In 2021, donors gave the equivalent of $331 million in crypto to Fidelity accounts, up from $28 million the previous year, likely because high crypto valuations in 2021 allowed them to make larger gifts and lock in larger tax deductions. In 2022, the amount was down to $38 million, as the collapse of the FTX crypto exchange roiled the market for digital currency.

Flannery and Brian Mittendorf, an accounting professor specialising in non-profits at Ohio State University, were researching DAFs when they came across SDG Impact Fund’s 990 filings with the Internal Revenue Service.

They found that most of the donations to the SDG Impact Fund in 2021 came in the form of non-cash assets, such as art and collectibles, as well as crypto-gifts, including non-fungible tokens, or NFTs, which are unique digital assets that are often traded as art.

The SDG Impact Fund’s assets skyrocketed over a couple of years — and stayed in the stratosphere. In 2017, the fund reported $117,000 in assets. By 2020, that had ballooned to $238 million. Then, on its 2021 Form 990, the fund reported $10 billion in assets.

Perhaps more remarkable than its steep rise in 2021 is the fact it reported roughly the same asset figure in 2022, when crypto values plummeted and new donations to the fund dwindled to about $13.6 million.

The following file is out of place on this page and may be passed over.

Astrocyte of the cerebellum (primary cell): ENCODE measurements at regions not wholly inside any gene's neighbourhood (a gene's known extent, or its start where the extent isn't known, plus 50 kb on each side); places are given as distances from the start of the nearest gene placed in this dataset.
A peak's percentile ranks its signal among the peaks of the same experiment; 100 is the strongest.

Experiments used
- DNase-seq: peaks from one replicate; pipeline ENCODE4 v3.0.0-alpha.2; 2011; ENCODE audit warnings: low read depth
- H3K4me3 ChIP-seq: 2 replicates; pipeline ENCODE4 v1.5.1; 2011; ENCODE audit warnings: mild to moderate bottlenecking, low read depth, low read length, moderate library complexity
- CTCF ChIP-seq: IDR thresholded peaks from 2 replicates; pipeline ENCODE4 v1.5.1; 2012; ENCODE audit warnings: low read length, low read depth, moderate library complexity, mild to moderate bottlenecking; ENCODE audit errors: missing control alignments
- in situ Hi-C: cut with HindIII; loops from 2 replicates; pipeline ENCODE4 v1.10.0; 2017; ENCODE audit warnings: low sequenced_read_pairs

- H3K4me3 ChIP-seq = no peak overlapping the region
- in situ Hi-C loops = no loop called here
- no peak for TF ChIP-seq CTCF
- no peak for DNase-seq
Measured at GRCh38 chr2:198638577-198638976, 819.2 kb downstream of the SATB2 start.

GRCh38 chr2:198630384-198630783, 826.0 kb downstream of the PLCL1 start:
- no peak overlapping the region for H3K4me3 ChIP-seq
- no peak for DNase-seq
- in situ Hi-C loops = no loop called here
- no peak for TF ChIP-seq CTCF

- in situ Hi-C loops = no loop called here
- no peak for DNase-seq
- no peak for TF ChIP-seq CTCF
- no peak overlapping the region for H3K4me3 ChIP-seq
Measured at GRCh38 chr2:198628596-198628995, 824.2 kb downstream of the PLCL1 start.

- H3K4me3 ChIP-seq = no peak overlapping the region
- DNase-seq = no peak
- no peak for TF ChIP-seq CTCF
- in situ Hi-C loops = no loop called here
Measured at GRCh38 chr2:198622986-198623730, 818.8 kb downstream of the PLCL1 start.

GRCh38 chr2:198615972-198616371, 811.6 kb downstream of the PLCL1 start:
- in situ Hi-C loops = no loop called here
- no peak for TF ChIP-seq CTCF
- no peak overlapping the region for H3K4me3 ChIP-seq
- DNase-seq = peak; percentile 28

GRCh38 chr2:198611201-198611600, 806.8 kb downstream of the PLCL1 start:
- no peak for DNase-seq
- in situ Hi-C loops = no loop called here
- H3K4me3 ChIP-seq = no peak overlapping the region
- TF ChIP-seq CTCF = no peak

SDG Impact Fund’s high asset value in 2022 is curious to art adviser Todd Levin because cryptocurrency plummeted that year and NFT values “were in the toilet”.

That the fund did not record a sharp reduction in value in 2022 raises a lot of questions, says Andie Kramer, a lawyer who specialises in cryptocurrency transactions.

Those questions are difficult to answer based on publicly accessible information. For instance, it is unclear how much of the gifts SDG Impact received were in the form of NFTs or cryptocurrency. The fund reported more than $9.8 billion in non-cash donations in 2021, which could include NFTs and cryptocurrency as well as non-digital artwork and equity and stock holdings.

But, on the form’s Schedule M, where non-profits list non-cash donations, the fund itemised less than $2 billion, meaning that donations of nearly $8 billion that year were not accounted for in the filing, according to Mittendorf.

The latest IRS tax filing is not signed by an independent accounting firm, which Kramer says is unusual for a fund of that size.

Given the dearth of information, Flannery is dubious that much of the $10 billion valuation will ever be directed to actual charities advancing the UN SDGs. She said the lack of information about who is making donations and how exactly the fund is using them is symptomatic of the lack of transparency of DAFs.

“We need to make sure that donors aren’t using donor-advised funds for creative tax avoidance,” she said. “We need to make sure that we’re getting charitable works back.”